OCA Java SE 8 Core Java APIs - Java Arrays

An array is a memory on the heap for a designated number of elements.

An array is an ordered list. It can contain duplicates.

Creating an Array of Primitives

The most common way to create an array looks like this:

int[] n1 = new int[3]; 

There are three parts in array definition which specifies the type of the array (int) and the size (3).

This form of instantiating an array sets all the elements to the default value for that type.

The default value for all the elements is 0.

Array indexes start with 0 and count up.

Another way to create an array is to specify all the elements it should start out with:

int[] numbers2 = new int[] {1, 2, 3}; 

As a shortcut, Java lets you write this:

int[] numbers2 = {1, 2, 3}; 

This approach is called an anonymous array because you don't specify the type and size.

We can type the [] before or after the name, and adding a space is optional.

This means that all four of these statements do the exact same thing:

int[] myArray; 
int [] myArray2; 
int myArray3[]; 
int myArray4 []; 

Multiple Arrays in Declarations

The following code defines two array variables.

int[] ids, types; 

The following code defines type int[] and one variable of type int.

int ids[], types; 

Array with Reference Variables

We can define any Java type to be the type of the array including classes you create yourself.

The following code creates a built-in type with String:

public class Main { 
  public static void main(String args[]) { 
    String [] bugs = { "A", "B", "C" }; 
    String [] alias = bugs; 
    System.out.println(bugs.equals(alias));     // true 

We can call equals() because an array is an object.

It returns true because of reference equality.

The equals() method on arrays does not look at the elements of the array.

We can call equals() method on an int[] too. int is a primitive; int[] is an object.

The following code never instantiated the array so it is just a reference variable to null.

String names[]; 

The following code creates an array of type String since that is the type mentioned in the declaration.

class Names { 
  String names[] = new String[2]; 

It has two elements because the length is 2. Each of those two slots currently is null and can point to a String object.


The following line creates an array of type String.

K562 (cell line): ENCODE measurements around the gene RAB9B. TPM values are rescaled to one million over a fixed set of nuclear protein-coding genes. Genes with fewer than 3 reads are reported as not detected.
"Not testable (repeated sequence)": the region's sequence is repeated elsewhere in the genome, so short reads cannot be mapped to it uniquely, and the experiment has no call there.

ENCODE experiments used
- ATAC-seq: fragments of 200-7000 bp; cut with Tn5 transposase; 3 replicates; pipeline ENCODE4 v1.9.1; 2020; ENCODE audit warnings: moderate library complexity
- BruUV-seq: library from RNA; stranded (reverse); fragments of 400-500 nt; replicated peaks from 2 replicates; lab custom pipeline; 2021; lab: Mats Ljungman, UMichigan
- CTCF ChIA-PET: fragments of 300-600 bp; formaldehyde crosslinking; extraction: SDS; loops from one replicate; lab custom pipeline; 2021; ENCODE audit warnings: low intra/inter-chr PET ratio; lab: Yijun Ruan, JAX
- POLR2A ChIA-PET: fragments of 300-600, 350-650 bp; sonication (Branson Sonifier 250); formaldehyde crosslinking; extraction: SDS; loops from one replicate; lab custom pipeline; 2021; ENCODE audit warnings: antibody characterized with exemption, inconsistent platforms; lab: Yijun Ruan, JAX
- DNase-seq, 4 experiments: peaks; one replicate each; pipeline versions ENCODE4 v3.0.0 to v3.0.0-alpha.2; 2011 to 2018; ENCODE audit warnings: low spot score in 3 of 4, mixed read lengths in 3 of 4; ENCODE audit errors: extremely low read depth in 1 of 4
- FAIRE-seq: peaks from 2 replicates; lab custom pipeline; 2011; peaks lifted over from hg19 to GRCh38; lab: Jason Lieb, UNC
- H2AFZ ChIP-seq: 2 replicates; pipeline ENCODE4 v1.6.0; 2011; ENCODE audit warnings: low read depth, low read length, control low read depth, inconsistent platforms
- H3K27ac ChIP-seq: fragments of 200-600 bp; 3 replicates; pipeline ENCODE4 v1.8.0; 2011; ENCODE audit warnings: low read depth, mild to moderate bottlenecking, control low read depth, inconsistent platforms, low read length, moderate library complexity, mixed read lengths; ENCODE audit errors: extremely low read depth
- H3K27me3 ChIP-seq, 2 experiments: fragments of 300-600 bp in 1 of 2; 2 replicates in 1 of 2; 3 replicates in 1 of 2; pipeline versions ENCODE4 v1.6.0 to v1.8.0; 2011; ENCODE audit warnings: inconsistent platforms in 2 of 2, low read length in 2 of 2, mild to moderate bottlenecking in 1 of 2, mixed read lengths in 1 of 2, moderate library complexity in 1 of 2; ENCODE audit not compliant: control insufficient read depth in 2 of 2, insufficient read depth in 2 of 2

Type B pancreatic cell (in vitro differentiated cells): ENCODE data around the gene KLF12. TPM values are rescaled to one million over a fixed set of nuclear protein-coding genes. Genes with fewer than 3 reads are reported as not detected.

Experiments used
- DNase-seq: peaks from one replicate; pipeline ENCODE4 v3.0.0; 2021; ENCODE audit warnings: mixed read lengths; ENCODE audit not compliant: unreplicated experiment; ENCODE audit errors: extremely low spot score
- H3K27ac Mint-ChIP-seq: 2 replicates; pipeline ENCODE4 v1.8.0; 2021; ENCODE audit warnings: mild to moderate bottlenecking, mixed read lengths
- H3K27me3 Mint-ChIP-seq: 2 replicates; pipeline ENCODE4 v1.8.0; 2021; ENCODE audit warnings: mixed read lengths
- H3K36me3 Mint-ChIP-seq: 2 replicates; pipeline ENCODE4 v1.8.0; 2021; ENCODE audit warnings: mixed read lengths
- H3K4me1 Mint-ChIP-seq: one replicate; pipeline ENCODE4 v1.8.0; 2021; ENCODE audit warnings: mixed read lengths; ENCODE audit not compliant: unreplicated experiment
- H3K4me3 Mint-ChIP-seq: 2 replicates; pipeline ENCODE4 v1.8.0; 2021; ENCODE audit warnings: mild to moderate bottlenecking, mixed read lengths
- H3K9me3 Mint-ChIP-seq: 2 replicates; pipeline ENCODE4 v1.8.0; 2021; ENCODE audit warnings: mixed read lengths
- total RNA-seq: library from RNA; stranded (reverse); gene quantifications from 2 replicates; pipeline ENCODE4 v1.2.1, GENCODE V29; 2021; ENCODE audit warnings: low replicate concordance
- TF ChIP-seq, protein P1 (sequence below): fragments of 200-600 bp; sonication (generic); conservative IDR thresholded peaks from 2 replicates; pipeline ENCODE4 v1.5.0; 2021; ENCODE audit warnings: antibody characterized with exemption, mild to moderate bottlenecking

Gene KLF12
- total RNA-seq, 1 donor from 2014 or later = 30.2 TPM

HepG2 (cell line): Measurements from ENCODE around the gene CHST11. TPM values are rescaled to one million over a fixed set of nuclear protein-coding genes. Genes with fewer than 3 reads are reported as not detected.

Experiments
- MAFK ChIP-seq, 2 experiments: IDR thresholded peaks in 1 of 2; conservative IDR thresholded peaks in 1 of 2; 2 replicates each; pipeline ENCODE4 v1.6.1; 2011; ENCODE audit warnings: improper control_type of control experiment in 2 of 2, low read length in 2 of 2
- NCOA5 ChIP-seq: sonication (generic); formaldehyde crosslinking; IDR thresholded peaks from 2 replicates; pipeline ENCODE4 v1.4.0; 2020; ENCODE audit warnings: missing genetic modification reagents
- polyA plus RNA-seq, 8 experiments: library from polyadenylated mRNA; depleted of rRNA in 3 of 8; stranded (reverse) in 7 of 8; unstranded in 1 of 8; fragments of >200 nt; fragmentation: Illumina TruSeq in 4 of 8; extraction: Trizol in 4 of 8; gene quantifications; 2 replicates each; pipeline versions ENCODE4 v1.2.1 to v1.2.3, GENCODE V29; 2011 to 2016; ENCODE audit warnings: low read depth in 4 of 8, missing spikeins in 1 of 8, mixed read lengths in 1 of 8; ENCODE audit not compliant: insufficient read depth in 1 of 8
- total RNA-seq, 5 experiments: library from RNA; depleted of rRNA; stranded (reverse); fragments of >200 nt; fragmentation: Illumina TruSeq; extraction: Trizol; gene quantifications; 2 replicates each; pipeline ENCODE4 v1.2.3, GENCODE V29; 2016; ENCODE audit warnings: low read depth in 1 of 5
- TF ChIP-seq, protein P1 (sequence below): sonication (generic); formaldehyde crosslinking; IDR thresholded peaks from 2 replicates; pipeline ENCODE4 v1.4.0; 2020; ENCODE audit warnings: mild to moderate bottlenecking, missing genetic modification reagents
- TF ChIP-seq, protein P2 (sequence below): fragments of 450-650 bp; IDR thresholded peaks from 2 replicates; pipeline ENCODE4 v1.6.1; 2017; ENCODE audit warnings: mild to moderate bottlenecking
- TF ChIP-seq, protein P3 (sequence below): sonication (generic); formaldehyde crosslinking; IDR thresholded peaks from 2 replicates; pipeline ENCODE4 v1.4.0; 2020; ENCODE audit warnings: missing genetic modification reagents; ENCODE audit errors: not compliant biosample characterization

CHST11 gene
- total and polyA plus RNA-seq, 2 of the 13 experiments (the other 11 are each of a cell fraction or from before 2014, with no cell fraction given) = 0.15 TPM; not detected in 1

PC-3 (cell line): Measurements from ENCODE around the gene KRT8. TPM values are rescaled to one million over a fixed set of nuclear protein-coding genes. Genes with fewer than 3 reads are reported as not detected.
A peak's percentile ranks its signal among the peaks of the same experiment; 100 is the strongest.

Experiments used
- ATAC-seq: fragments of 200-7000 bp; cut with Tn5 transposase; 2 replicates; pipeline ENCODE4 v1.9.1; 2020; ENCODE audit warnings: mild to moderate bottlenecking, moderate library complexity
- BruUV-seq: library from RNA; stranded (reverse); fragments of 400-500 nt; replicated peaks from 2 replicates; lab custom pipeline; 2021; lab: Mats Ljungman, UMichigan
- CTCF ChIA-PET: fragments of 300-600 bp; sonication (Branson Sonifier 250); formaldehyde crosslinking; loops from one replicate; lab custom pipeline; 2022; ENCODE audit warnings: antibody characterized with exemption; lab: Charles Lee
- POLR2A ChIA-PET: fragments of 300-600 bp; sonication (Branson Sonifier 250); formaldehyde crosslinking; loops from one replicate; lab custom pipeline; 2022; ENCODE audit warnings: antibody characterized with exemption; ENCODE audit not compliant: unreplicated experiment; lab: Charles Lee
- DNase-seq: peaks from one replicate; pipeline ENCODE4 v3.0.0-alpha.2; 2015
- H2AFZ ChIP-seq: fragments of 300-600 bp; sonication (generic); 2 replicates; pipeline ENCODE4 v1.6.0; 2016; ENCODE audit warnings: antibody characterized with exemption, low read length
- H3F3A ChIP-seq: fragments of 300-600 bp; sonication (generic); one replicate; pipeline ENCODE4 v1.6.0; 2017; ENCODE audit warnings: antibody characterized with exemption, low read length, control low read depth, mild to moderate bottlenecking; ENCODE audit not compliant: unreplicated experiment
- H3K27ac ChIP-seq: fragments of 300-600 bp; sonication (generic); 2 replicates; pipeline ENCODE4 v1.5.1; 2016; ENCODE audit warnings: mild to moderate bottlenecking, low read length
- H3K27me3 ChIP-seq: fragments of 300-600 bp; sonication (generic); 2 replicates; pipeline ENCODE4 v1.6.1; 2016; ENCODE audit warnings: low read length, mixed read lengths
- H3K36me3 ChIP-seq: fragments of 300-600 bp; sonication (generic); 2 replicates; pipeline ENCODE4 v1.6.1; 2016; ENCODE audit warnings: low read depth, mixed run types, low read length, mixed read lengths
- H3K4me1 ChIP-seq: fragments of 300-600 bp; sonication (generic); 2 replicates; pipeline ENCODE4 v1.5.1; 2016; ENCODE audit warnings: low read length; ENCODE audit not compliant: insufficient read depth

String[] strings = { "stringValue" }; 

Then the code requires a cast because Object is a broader type than String.

Object[] objects = strings; 

After that a cast is needed because we are moving to a more specific type as follows.

String[] againStrings = (String[]) objects; 

The following line doesn't compile because a String[] only allows String objects and StringBuilder is not a String.

againStrings[0] = new StringBuilder();   // DOES NOT COMPILE 

We have a String[] referred to from an Object[] variable. At runtime, the code throws an ArrayStoreException.

objects[0] = new StringBuilder();        // careful! 


The following code shows how to access array elements.

public class Main{
   public static void main(String[] argv){
        //declares and initializes the array.
        String[] myArray = {"C", "B", "A"}; 
        //tells us how many elements the array can hold. 
        System.out.println(myArray.length);           // 3 
        //elements are indexed starting with 0.  
        System.out.println(myArray[0]);               // C
        System.out.println(myArray[1]);               // B
        System.out.println(myArray[2]);               // A

The following code prints out 6.

Even though all 6 elements of the array are null, there are still 6 of them.

String[] birds = new String[6]; 

length does not consider what is in the array; it only considers how many slots have been allocated.

We can use a loop when reading from or writing to an array. This loop sets each element of number to 5 higher than the current index:

//instantiates an array with 10 slots.
int[] numbers = new int[10]; 

//a for loop using an extremely common pattern. 
//It starts at index 0, which is where an array begins as well. It keeps going,  
//one at a time, until it hits the end of the array. 
for (int i = 0; i < numbers.length; i++)  
    numbers[i] = i + 5; 

The following code throws exceptions. Array indexes start with 0. Since we have 10 elements in our array, this means only numbers[0] through numbers[9] are valid.

numbers[10] = 3;